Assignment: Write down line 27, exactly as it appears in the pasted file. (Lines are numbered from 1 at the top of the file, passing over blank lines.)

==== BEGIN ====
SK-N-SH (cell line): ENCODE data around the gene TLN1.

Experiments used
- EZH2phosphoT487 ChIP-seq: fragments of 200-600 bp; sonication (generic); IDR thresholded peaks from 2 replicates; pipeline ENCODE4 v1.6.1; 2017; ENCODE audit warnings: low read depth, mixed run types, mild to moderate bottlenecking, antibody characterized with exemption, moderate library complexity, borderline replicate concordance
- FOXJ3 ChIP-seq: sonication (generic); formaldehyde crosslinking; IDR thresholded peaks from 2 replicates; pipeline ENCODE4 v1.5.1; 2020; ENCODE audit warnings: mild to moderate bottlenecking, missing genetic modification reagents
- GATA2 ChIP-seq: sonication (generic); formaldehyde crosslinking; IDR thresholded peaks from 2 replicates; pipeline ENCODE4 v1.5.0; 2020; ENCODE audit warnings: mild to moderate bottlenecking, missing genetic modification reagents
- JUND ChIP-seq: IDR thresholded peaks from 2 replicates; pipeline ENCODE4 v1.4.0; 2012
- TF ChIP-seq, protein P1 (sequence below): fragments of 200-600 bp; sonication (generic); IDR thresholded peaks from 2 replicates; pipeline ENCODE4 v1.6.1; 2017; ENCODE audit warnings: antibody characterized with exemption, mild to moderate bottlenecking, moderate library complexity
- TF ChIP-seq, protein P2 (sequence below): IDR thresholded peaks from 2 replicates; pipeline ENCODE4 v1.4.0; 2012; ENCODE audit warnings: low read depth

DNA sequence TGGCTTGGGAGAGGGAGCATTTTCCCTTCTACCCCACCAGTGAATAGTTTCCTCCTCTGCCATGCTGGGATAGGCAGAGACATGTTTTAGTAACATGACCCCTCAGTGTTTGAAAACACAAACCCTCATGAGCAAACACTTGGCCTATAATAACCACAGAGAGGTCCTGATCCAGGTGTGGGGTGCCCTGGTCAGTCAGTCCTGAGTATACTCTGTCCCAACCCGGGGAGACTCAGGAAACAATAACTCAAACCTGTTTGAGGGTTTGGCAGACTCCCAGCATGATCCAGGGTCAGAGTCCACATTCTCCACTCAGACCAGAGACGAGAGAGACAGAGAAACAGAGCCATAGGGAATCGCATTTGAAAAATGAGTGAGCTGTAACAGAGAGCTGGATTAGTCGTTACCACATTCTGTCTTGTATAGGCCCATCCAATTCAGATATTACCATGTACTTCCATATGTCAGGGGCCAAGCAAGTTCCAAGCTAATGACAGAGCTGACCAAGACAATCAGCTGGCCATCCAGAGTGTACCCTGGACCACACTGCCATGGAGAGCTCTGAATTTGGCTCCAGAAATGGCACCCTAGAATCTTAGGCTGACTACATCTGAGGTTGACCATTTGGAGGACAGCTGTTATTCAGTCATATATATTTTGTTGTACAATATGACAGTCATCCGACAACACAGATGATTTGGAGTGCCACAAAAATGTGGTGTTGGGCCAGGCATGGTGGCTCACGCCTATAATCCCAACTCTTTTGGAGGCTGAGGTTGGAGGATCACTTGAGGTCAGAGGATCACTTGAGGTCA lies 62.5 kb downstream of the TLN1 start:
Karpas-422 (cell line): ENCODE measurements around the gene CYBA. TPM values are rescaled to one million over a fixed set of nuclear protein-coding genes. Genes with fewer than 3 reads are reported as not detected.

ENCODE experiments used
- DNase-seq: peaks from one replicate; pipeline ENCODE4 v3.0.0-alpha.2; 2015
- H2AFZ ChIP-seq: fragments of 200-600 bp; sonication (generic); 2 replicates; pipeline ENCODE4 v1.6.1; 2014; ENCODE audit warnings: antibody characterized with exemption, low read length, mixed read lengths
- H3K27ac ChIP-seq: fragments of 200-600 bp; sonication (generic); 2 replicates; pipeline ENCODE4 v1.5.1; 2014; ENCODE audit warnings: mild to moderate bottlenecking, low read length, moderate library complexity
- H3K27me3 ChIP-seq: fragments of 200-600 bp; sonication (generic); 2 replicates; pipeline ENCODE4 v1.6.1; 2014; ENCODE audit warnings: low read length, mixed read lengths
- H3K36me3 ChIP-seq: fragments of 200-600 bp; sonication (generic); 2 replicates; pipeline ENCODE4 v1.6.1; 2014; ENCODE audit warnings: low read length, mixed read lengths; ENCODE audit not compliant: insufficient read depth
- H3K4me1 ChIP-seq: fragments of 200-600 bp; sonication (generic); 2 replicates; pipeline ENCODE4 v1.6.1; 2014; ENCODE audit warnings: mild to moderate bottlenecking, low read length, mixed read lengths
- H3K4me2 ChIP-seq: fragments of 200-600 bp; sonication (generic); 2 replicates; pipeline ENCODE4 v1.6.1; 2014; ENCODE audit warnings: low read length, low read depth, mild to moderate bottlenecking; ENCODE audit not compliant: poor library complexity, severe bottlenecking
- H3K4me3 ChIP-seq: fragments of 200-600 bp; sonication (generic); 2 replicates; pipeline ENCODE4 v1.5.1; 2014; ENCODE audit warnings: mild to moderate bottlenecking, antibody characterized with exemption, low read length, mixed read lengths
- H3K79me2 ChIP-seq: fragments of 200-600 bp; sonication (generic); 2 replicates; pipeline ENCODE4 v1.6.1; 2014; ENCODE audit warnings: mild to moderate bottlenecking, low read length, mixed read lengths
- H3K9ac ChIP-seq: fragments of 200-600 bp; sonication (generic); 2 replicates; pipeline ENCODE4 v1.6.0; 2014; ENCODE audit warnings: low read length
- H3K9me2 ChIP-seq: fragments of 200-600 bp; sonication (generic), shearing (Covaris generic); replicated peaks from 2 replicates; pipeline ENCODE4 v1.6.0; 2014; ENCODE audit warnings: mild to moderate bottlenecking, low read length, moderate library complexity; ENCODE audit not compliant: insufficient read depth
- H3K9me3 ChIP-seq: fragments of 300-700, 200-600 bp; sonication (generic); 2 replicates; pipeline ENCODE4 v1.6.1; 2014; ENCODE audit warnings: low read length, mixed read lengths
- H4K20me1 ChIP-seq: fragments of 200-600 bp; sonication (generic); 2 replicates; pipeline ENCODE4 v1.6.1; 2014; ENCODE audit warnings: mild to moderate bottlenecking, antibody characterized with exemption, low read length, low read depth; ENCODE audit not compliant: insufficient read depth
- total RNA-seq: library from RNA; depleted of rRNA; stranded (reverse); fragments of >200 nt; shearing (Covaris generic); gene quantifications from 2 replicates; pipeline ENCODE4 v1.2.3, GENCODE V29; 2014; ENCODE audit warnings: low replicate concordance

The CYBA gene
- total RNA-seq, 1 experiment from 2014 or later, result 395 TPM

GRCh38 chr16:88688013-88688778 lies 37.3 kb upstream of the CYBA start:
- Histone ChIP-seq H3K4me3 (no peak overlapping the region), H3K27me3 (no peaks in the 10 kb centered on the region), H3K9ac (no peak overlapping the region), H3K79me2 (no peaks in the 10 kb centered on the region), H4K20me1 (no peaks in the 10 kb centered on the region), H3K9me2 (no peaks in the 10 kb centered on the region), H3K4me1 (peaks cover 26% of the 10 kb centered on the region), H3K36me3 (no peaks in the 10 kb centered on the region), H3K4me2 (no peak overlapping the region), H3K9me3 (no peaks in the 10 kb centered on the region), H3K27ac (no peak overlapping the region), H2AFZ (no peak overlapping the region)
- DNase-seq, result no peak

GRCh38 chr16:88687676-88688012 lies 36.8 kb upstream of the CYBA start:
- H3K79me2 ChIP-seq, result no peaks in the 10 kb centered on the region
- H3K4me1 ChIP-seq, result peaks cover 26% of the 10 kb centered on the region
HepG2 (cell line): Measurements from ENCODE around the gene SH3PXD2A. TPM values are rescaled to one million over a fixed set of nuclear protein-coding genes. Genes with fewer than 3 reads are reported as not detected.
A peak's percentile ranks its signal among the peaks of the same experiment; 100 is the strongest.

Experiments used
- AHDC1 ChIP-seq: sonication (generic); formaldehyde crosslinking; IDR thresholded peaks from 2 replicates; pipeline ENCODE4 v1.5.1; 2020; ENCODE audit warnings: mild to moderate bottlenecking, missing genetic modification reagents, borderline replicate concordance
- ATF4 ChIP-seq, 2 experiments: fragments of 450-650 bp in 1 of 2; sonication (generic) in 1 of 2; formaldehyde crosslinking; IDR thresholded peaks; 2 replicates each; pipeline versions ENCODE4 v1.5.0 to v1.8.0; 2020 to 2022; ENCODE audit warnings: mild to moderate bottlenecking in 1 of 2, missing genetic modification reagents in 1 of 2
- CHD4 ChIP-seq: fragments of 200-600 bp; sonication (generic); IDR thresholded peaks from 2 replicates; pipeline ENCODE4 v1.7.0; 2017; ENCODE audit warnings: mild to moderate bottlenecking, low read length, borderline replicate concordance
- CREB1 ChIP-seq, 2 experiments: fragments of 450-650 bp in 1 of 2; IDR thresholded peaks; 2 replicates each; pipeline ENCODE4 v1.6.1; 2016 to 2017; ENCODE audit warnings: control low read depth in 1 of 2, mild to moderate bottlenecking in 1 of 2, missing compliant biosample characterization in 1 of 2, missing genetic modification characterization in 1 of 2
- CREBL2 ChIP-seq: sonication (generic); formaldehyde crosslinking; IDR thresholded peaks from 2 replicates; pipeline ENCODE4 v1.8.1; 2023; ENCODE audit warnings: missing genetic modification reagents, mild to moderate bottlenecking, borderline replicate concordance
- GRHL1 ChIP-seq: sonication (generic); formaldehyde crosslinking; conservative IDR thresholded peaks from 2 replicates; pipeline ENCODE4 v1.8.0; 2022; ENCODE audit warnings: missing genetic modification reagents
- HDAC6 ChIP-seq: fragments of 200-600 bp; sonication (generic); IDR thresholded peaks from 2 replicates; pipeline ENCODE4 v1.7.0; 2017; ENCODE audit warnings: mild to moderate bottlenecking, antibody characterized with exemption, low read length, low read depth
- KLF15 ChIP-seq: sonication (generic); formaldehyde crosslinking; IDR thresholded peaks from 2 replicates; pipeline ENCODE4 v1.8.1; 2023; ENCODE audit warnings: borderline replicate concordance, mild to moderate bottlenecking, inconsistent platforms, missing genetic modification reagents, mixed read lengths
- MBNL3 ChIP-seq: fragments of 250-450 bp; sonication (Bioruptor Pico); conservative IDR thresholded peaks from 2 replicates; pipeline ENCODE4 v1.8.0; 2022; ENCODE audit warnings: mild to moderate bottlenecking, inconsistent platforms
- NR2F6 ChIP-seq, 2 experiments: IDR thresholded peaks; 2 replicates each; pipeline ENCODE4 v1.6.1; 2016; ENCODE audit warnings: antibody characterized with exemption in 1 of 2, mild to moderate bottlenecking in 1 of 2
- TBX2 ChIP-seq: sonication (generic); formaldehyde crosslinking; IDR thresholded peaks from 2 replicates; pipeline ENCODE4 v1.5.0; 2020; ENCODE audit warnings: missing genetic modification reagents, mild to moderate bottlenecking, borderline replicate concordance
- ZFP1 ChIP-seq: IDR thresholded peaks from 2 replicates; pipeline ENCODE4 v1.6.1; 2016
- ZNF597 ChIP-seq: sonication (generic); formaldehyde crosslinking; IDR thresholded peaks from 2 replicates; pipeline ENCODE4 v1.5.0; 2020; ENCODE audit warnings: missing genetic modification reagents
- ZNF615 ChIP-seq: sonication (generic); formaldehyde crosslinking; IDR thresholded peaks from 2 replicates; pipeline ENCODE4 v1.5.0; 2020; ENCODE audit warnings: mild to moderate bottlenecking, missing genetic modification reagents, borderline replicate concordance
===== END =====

- total RNA-seq, 1 experiment from 2014 or later, result 395 TPM